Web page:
Alternate Title

Reducing Elasmobranch Bycatch in the Atlantic Seabob (Xiphopenaeus kroyeri) Trawl Fishery of Guyana

Document Type

Gulf and Caribbean Fisheries Institute Partnership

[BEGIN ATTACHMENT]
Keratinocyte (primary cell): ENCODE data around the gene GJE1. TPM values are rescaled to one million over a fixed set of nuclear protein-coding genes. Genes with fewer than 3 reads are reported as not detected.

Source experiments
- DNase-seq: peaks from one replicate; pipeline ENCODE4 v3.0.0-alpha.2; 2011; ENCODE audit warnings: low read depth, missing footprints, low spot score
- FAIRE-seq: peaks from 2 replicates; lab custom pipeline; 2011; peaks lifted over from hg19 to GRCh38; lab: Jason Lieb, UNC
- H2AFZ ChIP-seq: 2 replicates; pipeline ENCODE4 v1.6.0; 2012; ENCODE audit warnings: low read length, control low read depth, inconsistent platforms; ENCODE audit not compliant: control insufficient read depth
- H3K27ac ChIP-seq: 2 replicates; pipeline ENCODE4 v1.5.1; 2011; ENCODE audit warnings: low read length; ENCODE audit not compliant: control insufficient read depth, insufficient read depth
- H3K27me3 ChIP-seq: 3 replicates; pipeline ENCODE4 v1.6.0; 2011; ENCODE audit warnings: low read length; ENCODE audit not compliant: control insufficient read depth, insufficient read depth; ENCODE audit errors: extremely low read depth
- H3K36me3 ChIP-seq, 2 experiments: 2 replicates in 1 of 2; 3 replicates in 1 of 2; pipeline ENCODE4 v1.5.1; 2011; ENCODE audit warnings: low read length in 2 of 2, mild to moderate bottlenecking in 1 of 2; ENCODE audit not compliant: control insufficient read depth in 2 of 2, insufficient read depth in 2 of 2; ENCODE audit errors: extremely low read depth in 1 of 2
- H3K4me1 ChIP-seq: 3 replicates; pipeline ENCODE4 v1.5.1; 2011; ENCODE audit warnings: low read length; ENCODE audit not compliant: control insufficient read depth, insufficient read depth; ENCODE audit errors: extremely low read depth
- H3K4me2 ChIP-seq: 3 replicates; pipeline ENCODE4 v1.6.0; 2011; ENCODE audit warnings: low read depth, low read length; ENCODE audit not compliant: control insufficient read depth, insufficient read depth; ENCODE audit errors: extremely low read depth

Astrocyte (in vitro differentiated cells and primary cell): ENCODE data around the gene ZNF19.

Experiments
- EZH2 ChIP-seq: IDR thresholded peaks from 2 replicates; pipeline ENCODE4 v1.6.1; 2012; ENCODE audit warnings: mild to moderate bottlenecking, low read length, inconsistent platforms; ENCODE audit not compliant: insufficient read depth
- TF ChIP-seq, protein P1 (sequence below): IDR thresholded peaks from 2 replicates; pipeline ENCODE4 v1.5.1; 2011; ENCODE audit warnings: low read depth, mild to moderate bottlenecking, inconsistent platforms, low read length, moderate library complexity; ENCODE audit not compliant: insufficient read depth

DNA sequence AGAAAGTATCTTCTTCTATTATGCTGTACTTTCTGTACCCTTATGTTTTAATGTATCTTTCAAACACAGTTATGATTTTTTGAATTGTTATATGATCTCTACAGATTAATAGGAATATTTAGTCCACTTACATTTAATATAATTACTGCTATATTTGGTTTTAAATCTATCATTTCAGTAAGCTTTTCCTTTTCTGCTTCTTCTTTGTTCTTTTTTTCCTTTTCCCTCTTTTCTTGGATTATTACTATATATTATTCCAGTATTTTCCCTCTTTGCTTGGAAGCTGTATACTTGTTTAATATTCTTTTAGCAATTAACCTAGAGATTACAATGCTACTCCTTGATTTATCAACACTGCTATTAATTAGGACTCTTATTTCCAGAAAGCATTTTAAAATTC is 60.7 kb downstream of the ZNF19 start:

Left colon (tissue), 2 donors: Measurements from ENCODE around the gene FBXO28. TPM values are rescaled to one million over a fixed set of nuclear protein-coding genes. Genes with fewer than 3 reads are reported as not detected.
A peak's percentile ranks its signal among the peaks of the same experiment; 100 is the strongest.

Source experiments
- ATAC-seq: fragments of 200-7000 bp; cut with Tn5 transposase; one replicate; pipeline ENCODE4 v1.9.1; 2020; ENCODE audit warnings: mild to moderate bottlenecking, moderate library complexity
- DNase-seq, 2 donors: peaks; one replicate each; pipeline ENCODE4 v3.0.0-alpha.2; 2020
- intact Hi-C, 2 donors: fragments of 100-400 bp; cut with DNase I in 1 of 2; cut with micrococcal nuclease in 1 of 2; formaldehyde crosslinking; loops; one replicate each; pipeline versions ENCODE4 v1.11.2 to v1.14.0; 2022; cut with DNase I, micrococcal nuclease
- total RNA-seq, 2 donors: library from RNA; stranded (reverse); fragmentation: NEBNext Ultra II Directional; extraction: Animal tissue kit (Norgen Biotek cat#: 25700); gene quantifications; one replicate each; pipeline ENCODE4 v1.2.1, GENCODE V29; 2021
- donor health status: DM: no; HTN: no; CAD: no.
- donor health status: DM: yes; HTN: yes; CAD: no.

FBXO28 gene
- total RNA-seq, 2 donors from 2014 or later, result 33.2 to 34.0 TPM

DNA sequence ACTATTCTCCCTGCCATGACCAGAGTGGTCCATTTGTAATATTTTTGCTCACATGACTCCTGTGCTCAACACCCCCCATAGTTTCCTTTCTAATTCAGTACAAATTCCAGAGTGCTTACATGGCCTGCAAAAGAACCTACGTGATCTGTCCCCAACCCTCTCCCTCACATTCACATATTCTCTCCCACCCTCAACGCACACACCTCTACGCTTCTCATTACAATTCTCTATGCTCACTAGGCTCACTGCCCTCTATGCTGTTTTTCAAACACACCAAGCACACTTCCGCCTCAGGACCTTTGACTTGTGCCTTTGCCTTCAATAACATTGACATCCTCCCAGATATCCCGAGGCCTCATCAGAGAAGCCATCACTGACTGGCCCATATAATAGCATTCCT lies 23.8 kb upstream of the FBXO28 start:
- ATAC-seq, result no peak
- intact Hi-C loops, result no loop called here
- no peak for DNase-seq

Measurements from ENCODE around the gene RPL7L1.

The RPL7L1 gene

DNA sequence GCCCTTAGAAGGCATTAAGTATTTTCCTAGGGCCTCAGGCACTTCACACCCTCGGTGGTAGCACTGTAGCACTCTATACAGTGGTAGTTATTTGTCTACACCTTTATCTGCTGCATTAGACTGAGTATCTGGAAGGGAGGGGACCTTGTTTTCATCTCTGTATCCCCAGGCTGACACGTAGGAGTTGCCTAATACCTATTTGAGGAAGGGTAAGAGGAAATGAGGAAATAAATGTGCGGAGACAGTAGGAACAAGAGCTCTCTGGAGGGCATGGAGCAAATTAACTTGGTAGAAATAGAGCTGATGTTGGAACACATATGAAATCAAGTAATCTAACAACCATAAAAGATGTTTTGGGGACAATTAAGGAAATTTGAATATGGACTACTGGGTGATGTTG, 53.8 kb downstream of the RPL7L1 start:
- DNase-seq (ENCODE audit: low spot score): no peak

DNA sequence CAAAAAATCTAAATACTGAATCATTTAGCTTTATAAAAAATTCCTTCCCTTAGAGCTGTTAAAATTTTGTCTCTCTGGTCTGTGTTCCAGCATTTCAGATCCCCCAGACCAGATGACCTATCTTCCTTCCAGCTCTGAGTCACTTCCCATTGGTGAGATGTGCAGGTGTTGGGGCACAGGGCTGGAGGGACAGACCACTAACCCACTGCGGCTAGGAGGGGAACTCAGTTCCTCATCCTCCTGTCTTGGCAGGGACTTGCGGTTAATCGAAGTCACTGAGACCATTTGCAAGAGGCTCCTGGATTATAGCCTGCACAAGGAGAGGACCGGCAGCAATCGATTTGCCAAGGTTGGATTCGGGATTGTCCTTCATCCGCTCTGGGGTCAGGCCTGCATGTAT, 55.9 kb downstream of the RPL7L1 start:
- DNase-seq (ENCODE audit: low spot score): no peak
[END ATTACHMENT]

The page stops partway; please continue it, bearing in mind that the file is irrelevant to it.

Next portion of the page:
The Atlantic seabob (Xiphopenaeus kroyeri) trawl fishery is very important to Guyana, with 88 licensed industrial vessels harvesting about 15,000 mt annually, representing Guyana’s most valuable seafood export. All vessels are already using both teleost by—catch reduction devices (BRDs) and turtle excluder devices (TEDs) to satisfy international market standards. However, the key stakeholder, the Guyana Association of Private Trawler Owners and Seafood Processors, is now seeking to access sustainable seafood markets through pursuing Marine Stewardship Council (MSC) certification. To this end, this study documents elasmobranch by—catch in the current fishery and examines the effectiveness of a modified TED (with a reduced bar spacing and the addition of a brace bar) in reducing elasmobranch by—catch. From July—August 2014, 131 tows were made, 80 of which represented simultaneous hauls with control and modified TEDs. One shark and 8 ray species were recorded. A statistically significant 40% decline in the elasmobranch catch rate was observed when using modified TEDs compared with control TEDs (mean by—catch rate dropped from 2.3 to 1.4 individuals per twin—trawl/h). Furthermore, modified TEDs significantly reduced the mean size of rays caught by 6.3%. This also resulted in a virtual elimination of 3 IUCN—designated 'Near Threatened' ray species in the by—catch, although having little effect on the capture of small—sized elasmobranch species, including the 'Critically Endangered' Caribbean Electric Ray (Narcine bancroftii). We conclude that the modified TED was successful in reducing the by—catch of vulnerable elasmobranch species and should advance progress towards attaining by—catch standards required for MSC certification.

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